401k Plans


The term 401(k) refers to a specific type of defined contribution pension plan account in the United States. It is referred to as a 401(k) account as that is the section of the Internal Revenue Code which stipulates the legal requirements for such plans. 401(k) pension plan accounts are provided by some employers for their employees, and deductions are taken from the employees’ pay to fund their contributions to the account. Employers may choose to match some or all of the employee’s contributions, making them an effective way to save for retirement. Deductions are generally made before-tax and are tax-deferred, meaning that the money is only taxed for the first time after it is withdrawn from the 401(k) account. Standard 401(k) accounts currently have a per annum deferral limit of $17,500, though some exceptions apply.


Depending on the nature of the plan, employees may have the option of making contributions on a pre-tax or post-tax basis. Regardless of this, any earnings from investments in a 401(k) account, such as dividends or interest, are tax-deferred. Over the long term, delayed taxation combined with compounded interest on the funds in the account create a net capital benefit. Employees do not pay federal income tax on pre-tax contributions deferred to a 401(k), meaning that an employee who earns $40,000 in a given year and defers $5,000 into a 401(k) account is only considered to have $35,000 of income for that given year. This results in considerable short-term tax savings. With the introduction of the Roth 401(k) in 2006, special stipulations were introduced which may allow some contributions to be not only tax-deferred, but tax-free when withdrawn. Distributions meeting certain criteria, known as “qualified distributions,” can be tax-free, provided that they be made at least five years after the first designated Roth contributions, and that the distribution not be made before the year that the account owner reaches 59.5 years of age. Unlike pre-tax contributions made to a normal 401(k) account, after-tax contributions to a Roth 401(k) continue to count as federally taxable income for the given year the contribution is made in.

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While an employee remains with the company offering the 401(k) plan and remains below the age of 59.5, almost all employers impose a severe penalty on withdrawals of pre-tax contributions from the account. On top of the normal income tax required on the withdrawn amount, the withdrawal is also subject to an excise tax of ten percent of the amount withdrawn. There may be some stipulations that forgive the excise tax due to cases of hardship, and those may be found in the Internal Revenue Code, Section 213. To keep the tax advantage in regards to deferred income, discounting exceptions, the money must be kept in the 401(k) plan until the employee is at least 59.5 years old. However, some plans allow employees to take out short- and medium-term loans (with the term not to exceed five years, unless it is to purchase the employee’s primary place of residence) at defined interest rates, to be paid back through substantially equal payments over the course of the loan. The interest accrued on the loan becomes part of the 401(k) balance, and the loan is not considered taxable income, provided that the loan is paid back fully, and in accordance with the loan agreement. With all 401(k) plans, however, the employee is required to make distributions from their account– either after reaching 70.5 years old, or April 1 of the year after retirement, whichever is later– called a Required Minimum Distribution (RMD). The amount of the distribution is based on life expectancy, according to IRS tables.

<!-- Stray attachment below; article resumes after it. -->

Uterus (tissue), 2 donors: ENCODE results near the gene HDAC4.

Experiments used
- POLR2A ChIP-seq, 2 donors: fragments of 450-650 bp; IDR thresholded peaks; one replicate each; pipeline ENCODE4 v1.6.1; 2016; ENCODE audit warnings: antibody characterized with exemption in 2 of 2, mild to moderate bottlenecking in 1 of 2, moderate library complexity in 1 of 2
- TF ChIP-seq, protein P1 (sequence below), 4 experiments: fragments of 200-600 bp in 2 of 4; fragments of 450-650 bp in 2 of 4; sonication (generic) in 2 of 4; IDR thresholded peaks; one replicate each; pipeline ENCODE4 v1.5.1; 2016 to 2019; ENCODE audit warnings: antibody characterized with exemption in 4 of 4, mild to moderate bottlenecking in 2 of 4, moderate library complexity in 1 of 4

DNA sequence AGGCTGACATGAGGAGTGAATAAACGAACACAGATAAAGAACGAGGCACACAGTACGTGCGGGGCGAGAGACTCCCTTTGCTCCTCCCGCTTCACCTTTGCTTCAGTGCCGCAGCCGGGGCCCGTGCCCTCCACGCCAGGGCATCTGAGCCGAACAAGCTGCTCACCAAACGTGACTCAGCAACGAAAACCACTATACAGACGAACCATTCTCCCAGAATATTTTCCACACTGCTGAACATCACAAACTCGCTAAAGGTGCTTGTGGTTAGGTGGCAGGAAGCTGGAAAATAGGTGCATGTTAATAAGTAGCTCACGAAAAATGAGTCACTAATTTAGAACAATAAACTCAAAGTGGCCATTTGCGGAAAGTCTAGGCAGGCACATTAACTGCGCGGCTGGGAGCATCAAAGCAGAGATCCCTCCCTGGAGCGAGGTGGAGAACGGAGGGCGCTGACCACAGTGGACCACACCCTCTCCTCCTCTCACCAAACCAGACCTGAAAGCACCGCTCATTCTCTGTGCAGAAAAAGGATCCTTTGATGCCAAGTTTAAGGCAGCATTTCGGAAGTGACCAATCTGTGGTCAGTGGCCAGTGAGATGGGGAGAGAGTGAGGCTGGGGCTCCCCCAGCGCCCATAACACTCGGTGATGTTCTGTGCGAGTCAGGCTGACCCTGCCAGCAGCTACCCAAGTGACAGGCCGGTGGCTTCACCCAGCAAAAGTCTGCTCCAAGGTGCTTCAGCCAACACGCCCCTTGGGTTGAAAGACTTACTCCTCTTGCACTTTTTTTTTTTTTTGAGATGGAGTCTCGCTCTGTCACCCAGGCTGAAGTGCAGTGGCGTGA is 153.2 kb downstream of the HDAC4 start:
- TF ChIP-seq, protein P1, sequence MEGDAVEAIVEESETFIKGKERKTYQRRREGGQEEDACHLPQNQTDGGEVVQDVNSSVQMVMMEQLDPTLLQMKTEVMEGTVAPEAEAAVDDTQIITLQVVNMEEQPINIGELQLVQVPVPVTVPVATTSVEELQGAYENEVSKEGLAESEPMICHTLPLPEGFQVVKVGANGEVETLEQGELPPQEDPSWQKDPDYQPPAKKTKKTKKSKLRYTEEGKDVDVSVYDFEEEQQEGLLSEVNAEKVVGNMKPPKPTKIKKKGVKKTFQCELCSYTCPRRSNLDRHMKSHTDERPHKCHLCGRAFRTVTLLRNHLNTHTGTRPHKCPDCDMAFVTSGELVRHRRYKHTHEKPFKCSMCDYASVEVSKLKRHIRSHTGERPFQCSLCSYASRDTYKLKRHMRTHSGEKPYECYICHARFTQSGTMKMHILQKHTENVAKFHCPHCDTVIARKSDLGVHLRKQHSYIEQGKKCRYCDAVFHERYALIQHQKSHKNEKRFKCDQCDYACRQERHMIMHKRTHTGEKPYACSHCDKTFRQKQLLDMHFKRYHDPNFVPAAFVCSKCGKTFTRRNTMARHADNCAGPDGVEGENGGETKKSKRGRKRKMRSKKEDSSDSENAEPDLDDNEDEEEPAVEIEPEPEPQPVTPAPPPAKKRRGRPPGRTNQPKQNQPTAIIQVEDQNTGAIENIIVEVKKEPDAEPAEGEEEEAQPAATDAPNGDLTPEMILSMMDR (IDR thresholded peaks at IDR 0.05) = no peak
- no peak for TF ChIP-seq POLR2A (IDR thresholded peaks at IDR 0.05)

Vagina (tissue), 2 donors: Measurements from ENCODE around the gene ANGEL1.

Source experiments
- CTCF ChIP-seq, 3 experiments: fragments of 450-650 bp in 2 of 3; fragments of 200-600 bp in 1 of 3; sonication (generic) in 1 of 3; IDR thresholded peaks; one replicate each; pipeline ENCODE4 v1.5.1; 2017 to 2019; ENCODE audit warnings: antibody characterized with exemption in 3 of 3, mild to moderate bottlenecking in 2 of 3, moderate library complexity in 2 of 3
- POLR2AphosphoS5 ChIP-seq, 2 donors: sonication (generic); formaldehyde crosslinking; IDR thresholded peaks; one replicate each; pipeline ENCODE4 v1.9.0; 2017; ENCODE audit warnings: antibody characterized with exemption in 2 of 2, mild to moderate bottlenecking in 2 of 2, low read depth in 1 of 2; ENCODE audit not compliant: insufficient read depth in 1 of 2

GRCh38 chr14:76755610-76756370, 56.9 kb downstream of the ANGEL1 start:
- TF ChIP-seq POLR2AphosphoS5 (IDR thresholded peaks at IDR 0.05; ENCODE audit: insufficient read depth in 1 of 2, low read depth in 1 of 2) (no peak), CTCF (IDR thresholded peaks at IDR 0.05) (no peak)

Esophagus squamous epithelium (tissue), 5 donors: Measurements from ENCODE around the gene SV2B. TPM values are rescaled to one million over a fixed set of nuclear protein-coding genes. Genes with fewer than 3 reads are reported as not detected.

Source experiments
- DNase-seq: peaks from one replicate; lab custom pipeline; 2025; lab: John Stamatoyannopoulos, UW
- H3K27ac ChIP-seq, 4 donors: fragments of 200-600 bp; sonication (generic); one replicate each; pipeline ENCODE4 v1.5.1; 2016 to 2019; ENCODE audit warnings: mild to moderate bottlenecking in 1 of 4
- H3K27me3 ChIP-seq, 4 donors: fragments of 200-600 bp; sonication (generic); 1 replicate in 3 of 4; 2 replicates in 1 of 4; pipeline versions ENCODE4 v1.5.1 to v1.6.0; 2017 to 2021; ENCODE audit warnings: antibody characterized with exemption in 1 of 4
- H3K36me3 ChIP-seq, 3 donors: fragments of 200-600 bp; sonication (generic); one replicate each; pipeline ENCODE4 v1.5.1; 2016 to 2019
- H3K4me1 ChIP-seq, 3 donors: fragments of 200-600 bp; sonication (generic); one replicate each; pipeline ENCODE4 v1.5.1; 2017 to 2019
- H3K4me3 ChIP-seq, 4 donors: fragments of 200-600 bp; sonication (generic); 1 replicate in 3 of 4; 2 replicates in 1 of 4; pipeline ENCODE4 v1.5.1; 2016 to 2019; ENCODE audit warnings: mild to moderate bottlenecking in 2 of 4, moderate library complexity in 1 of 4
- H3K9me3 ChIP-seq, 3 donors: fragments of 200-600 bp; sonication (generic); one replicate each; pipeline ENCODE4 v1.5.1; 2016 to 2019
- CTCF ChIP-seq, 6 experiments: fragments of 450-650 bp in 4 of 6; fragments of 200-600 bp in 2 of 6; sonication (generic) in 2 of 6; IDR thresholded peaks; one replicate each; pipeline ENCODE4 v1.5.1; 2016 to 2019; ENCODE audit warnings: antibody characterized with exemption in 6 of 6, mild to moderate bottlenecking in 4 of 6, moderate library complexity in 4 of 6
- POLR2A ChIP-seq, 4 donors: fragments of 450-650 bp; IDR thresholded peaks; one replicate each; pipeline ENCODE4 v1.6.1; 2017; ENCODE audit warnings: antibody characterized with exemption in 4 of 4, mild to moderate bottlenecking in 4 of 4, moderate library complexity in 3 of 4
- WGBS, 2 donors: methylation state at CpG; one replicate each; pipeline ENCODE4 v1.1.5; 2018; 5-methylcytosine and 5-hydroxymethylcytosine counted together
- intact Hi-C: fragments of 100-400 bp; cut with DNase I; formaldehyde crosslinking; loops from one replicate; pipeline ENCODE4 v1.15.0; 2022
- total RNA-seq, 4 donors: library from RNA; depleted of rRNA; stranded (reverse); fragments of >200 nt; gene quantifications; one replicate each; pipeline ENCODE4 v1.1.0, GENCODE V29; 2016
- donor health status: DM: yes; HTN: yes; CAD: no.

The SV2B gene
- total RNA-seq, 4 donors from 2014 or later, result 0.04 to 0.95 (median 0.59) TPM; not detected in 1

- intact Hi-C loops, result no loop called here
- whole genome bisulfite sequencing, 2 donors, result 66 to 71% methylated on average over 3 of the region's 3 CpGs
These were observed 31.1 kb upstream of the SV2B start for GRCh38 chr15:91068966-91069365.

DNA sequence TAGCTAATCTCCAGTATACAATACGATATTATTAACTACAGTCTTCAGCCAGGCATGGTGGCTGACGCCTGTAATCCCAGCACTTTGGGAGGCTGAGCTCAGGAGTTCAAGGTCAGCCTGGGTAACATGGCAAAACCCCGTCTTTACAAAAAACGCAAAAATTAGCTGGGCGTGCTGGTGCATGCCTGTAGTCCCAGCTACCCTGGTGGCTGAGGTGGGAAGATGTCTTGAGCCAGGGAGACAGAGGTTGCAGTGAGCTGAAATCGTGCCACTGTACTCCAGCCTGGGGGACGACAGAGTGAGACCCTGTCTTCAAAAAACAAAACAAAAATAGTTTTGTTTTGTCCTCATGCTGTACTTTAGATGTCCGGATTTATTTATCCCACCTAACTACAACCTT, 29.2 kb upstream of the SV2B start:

As noted earlier, employees are subject to a pre-tax (and/or Roth) annual contribution deferral limit, which is currently $17,500 (2013). This limit may increase by increments of $500 per annum, based on inflationary pressures. Employees over the age of fifty are allowed “catch up” pre-tax contributions in addition to the regular pre-tax contribution deferral limit. These “catch up” contributions are currently capped at $5,500 per annum (2013). In 401(k) plans where employers match some or all of the employee’s contributions, there is a separate regulatory limit on the amount that an employer can contribute. If an employee exceeds the maximum yearly pre-tax (and/or Roth) contribution deferral limit, the excess contribution must be withdrawn or corrected by April 15 of the year following. If the employee does not correct the excess contribution, they must pay income tax on the excess amount (based on the year it was earned and then deferred), as well as paying income tax for the current year on the corrective distribution made to fix the problem, which is legally required to be considered as income. In effect, the employee will be taxed twice on the excess contribution if they fail to catch the error.